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Iterating over an array in c

In the first semester of grad school, I wanted to revisit my basics. Therefore, I took the Operating Systems class. We take an existing teaching operating system (MIT’s xv6) and implement features like memory mapping and threads on top. Having only sparingly worked with C and never with assembly, I knew I was in for quite a ride.

As a part of the course, we were required to write a simple graphics driver. The driver itself was pretty simple, where we wrote data to a memory region and sent control commads on a pre-defined port. To test the driver we had to display an image on the screen. So as things go with writing programs it was 2 in the morning and me questioning my computer “Why aren’t you printing the god damned image!”. But of course, the computer was doing exactly what I asked it to.

To write the file to the memory buffer, I had a loop which was iterating over the contents of the file and writing it to the memory location. Sounds simple enough right, this is what it looked like:

int* i;

for(i = 0; i < n; i++) // n is the number of bytes to write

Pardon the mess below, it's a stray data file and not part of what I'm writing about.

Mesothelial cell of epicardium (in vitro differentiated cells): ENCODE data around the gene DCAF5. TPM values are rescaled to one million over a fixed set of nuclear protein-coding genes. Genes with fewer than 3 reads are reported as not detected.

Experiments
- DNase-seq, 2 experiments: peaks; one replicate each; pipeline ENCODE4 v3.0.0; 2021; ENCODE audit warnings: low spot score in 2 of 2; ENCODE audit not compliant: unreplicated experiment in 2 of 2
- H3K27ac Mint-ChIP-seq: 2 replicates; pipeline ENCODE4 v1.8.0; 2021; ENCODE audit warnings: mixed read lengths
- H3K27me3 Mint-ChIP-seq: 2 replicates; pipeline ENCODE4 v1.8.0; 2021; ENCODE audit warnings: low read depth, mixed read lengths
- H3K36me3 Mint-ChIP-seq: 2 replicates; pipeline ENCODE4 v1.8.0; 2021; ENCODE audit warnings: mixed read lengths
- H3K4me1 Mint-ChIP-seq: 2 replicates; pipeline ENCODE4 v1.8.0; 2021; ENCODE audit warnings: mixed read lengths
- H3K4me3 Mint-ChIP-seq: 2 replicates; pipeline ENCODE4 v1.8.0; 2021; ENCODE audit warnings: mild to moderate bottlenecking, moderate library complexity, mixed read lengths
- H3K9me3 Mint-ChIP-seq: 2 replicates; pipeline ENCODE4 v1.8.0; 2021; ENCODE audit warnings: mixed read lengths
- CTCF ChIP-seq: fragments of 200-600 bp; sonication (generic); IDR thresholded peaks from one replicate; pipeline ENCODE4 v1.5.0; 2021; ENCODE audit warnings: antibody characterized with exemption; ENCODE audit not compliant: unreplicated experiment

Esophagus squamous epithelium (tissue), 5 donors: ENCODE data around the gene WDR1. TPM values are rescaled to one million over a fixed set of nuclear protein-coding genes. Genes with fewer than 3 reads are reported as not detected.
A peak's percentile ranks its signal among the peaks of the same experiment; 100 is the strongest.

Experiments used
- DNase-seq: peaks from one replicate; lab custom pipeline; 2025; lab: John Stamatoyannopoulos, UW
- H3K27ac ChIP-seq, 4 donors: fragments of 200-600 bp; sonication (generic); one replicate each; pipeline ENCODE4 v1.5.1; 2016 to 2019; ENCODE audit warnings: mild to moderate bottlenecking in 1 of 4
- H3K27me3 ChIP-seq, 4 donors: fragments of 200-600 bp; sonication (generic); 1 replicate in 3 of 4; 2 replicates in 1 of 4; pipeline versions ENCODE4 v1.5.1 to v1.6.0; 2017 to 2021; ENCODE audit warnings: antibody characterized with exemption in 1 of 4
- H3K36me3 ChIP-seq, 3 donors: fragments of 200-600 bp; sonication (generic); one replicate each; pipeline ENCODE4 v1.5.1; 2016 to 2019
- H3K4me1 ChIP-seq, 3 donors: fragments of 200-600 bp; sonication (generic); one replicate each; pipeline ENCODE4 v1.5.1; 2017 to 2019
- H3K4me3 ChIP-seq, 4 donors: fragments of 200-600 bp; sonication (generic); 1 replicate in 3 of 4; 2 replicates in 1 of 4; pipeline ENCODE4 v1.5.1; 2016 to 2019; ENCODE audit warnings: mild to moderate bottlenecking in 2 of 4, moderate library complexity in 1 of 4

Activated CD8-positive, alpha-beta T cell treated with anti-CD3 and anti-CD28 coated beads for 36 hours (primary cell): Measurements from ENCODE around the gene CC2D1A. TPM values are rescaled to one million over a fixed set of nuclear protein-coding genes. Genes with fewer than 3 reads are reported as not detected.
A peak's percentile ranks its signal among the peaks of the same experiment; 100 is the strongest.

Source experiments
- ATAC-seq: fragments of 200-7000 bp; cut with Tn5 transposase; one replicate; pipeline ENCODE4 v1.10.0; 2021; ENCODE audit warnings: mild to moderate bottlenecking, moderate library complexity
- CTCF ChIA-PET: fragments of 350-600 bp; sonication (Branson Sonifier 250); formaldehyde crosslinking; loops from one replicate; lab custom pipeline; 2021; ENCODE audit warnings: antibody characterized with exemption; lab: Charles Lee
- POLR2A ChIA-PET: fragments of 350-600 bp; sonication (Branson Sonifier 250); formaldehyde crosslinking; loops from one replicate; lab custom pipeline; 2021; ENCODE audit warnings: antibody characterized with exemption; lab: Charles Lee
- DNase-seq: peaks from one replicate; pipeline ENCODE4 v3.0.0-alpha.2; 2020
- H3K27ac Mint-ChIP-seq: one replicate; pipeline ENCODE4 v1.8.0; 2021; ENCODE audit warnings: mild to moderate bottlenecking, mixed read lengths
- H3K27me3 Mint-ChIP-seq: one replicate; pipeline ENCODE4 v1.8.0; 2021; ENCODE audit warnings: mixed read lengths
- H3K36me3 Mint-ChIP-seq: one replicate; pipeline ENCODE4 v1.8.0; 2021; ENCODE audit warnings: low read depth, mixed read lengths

display[(i + f->off)] = buf[i]; // display is a pointer to the region in memory

And this worked for the most part, but the image displayed was zoomed in and alternate pixles were not coloured in. After a lot of time spent in gdb unable to understand what was going on, I asked what was going on the class’ discussion forum. The professor pointed out that when we have an index of a given type, when incrementing the index, we increment by the sizeof the index variable. So in my loop, instead of iterating over each byte in the file, I was iterating by sizeof(int).

Once I used the correct type, it just worked.

So to conclude. When using an index to iterate over an array, everytime you increment the index, you are actually incrementing by the sizeof(type).